GENEVA, April 15 (UNHCR) – Refugee drownings in the Gulf of Aden this week have raised the UN refugee agency’s concerns over the inhumane practices of smugglers and called into question the longstanding tradition of rescue at sea.
Two separate incidents in the Gulf of Aden this week have left 16 people dead and five missing. Most of the casualties were Somalis who had escaped violence and human rights abuses back home.
On Wednesday, a boat carrying 45 Somali refugees from Mogadishu and Hiran sank some two km off the Yemeni shores near the town of Murais, more than 300 km east of Aden. A total of 15 passengers drowned and five are missing. Those who survived swam ashore, where they were later found by UNHCR’s partner Society for Humanitarian Solidarity (SHS) and taken to the Ahwar Reception Centre for care and recovery.
The surviving passengers said the smugglers’ boat had set sail on Monday evening from the Elayo area of Bossaso in Puntland, northern Somalia. It immediately ran into heavy winds and rough seas and they had to scoop water out to keep the boat afloat.
On Tuesday afternoon, the boat approached the Yemeni coast but the crew refused to approach the shore, fearing interception by the Yemeni Coast Guard. Hungry and dehydrated, the passengers began crying and shouting but the crew decided to stay out at sea till the morning. The boat eventually sank in rough seas.
The survivors said that some time during the voyage they saw a cargo vessel and foreign naval ship. The naval ship approached their boat but ignored their cries for help.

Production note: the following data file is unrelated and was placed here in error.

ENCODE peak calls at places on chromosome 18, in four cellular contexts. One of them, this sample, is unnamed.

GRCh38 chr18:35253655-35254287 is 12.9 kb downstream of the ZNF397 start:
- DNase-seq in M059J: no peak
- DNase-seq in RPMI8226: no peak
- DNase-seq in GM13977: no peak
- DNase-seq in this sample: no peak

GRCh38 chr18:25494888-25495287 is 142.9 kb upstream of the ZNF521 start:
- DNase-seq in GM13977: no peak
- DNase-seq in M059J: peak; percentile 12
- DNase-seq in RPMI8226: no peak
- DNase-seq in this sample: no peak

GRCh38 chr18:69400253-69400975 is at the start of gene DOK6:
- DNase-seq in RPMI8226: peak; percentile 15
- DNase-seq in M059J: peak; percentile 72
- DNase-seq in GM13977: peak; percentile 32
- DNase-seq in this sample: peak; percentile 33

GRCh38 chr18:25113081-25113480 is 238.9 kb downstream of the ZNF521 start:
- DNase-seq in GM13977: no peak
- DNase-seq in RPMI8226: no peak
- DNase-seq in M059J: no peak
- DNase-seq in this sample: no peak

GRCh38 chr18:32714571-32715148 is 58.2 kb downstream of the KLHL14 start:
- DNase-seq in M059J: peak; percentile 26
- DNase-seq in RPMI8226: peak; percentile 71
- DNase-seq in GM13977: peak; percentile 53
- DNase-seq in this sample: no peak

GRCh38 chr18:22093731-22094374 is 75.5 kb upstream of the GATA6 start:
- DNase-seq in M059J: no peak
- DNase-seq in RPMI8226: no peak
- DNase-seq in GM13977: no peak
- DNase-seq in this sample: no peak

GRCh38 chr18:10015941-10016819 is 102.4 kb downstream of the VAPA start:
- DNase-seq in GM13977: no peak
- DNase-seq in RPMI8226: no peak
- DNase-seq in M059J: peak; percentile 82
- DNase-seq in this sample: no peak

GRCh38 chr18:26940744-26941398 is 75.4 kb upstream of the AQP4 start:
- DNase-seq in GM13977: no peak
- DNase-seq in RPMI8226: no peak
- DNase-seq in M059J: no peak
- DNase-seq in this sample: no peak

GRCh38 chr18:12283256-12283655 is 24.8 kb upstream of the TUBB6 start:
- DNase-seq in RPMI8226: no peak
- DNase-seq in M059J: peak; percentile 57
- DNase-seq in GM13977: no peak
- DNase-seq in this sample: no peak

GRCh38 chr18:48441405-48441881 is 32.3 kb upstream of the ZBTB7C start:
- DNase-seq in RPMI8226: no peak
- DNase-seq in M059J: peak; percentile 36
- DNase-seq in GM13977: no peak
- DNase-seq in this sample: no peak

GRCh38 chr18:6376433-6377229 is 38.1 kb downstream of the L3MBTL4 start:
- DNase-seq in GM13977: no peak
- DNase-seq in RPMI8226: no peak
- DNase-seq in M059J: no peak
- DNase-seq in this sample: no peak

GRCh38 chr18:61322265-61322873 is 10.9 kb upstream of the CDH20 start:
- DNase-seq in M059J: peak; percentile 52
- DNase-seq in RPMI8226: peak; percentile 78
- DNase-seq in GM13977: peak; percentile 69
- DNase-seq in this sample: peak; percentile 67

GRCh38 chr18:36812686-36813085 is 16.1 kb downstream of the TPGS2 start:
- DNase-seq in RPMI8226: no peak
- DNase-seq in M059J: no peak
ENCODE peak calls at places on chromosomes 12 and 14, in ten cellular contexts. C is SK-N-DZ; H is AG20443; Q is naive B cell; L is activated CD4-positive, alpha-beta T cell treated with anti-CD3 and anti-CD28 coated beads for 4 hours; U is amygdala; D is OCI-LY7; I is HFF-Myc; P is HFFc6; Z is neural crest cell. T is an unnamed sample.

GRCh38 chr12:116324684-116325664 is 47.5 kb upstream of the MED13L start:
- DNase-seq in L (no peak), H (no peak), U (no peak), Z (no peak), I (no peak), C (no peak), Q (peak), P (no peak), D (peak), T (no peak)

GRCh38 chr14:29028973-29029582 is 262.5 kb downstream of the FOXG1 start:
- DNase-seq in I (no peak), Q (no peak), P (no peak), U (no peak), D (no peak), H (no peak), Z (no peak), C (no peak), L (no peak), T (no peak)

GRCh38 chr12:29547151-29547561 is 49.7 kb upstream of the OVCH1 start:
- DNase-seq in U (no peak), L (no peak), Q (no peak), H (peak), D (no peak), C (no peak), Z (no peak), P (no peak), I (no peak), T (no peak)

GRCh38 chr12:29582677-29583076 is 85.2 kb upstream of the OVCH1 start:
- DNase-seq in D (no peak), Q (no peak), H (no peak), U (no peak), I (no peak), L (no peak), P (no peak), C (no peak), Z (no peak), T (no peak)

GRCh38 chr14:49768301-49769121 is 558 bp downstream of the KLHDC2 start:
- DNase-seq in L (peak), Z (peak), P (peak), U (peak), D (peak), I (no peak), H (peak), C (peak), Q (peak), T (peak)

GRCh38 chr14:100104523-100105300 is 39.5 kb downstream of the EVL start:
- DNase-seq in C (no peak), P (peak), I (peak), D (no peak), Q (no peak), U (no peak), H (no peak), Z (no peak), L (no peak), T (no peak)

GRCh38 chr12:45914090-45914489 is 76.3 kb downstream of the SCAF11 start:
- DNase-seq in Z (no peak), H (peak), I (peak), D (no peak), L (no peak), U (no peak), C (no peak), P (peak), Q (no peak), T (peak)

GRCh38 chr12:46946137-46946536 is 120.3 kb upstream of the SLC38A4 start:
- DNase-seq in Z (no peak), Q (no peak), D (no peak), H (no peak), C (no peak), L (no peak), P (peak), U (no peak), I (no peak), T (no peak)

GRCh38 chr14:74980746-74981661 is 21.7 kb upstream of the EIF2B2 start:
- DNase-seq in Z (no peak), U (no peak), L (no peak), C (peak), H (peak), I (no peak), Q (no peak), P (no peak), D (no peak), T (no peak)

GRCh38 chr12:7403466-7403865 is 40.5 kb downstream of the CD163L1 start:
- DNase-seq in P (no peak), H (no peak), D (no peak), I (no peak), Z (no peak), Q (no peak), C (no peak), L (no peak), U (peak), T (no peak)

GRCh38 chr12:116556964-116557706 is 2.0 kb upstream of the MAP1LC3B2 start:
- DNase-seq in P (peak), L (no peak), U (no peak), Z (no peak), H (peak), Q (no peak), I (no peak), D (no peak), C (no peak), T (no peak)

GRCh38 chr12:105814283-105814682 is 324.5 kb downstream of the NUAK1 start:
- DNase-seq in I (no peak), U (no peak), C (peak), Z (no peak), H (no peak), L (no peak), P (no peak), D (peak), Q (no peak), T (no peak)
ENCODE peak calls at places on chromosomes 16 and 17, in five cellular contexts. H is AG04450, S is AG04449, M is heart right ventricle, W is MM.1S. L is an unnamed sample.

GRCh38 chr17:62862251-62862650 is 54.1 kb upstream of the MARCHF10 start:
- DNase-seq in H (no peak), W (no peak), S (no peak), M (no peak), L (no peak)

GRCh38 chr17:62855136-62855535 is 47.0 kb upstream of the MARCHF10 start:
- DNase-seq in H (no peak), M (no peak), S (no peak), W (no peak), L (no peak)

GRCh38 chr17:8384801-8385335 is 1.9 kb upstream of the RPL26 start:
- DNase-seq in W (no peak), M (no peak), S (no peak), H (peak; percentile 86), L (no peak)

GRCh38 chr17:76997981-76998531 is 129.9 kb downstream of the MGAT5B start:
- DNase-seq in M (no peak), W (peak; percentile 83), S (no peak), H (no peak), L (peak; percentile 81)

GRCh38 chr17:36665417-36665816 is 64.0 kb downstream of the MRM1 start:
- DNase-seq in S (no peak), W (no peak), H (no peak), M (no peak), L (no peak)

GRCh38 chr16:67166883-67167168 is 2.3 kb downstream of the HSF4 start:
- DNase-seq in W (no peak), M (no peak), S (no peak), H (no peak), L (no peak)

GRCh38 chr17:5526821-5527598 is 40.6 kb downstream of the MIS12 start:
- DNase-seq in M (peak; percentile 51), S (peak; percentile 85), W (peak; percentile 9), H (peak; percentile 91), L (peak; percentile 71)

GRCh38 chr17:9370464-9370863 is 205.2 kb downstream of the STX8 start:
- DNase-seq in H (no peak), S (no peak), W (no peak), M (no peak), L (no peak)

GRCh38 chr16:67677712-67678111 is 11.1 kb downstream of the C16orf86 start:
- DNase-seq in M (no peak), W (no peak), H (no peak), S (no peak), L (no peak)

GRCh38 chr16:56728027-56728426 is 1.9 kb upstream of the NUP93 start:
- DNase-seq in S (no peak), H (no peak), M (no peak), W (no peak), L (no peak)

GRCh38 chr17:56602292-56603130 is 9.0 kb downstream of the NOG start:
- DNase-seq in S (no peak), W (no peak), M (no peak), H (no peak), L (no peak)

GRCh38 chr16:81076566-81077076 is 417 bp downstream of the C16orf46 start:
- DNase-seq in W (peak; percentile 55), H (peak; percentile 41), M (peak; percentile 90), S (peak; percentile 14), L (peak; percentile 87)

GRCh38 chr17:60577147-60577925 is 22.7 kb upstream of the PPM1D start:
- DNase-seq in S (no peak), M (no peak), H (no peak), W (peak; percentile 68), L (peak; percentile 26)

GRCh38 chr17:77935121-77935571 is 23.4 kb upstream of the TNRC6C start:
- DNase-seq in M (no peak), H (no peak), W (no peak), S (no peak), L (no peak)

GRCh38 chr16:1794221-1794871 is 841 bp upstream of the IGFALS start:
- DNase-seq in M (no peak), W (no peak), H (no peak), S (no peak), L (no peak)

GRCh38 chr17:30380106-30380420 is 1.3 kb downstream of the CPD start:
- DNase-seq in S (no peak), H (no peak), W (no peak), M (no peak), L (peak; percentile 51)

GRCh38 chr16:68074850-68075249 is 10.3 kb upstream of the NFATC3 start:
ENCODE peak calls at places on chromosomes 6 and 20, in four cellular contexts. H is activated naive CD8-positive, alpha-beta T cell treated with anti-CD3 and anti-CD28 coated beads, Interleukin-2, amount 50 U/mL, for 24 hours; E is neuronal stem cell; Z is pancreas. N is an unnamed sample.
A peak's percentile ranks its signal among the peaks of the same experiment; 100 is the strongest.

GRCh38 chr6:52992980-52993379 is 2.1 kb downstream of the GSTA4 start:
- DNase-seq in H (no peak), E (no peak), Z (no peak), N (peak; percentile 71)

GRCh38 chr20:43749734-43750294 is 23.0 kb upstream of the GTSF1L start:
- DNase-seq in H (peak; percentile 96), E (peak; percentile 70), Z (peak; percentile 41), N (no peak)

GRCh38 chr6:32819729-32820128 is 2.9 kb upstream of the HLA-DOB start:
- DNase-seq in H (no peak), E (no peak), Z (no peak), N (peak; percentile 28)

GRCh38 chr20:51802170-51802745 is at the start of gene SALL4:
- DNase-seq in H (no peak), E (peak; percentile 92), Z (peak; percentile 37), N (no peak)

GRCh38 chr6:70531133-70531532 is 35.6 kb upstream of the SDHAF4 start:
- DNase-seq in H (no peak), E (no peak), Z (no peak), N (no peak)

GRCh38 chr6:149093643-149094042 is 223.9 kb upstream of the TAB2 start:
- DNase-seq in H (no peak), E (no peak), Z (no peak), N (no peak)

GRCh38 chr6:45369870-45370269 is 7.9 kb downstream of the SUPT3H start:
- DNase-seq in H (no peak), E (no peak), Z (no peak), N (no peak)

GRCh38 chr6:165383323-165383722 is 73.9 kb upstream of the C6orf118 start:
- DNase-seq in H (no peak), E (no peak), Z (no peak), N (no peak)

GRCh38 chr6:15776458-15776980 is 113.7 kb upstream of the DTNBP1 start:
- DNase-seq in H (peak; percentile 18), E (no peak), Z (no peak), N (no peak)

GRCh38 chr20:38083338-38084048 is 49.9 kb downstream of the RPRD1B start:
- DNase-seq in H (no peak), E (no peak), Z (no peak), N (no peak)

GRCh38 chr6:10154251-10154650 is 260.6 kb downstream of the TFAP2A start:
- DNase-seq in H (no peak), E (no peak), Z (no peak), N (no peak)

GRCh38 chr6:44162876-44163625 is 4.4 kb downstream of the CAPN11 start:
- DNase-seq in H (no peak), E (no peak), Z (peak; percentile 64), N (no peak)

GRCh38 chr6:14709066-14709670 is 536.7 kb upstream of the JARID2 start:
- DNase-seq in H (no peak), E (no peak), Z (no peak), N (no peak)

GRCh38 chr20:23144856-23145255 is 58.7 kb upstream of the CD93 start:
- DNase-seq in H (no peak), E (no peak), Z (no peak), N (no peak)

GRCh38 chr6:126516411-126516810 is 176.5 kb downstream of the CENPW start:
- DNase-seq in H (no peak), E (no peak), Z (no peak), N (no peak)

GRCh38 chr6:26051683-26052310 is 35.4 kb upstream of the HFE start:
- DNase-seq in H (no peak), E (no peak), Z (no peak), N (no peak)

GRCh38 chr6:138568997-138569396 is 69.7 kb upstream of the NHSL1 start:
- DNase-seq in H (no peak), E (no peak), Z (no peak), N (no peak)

“This is disturbing,” UNHCR spokesman Andrej Mahecic told journalists at a Geneva briefing on Friday. “We appeal to all shipmasters in the Gulf of Aden to uphold the longstanding tradition of rescue at sea and helping vessels in distress.”
According to staff at the Ahwar reception centre, the survivors are exhausted, dehydrated and severely traumatized. UNHCR and SHS help includes providing counseling for survivors at the reception centre. The bodies of 15 victims have been buried at the Al-Haibalah cemetery. The smugglers reportedly survived and fled towards Mukalla, a town some 520 km east of Aden, as soon as they reached the shore.
In a separate incident, another smugglers’ boat left from Elayo on Monday with 79 passengers on board – 77 Ethiopians and two Somalis. They arrived off the coast of Yemen near Al-Kaida in Shabwa governorate on Wednesday at dawn. The crew dropped anchor in a deep area and forced the passengers into the sea.
An Ethiopian man drowned in the heavy waves. His body was recovered by SHS and buried at a cemetery at Al-Hamra, close to the Mayfa’a Reception Centre. SHS found 73 survivors and took them to Ahwar Reception Centre for care and support. The remaining survivors left from the beach on their own.
“UNHCR is alarmed by a growing number of deaths in the Gulf of Aden this year,” said Mahecic, noting that 89 people are known to have drowned in January and February alone – nearly six times the number (15) during the whole of 2010. “We also note with the great concern the resurgence of violence and inhumane treatment by smugglers of the refugees, asylum-seekers, and migrants that they are transporting. The deadly record for the first three months is a stark manifestation of this trend.”
So far this year, more than 6,500 Somalis and 18,800 Ethiopians have arrived in Yemen by boat.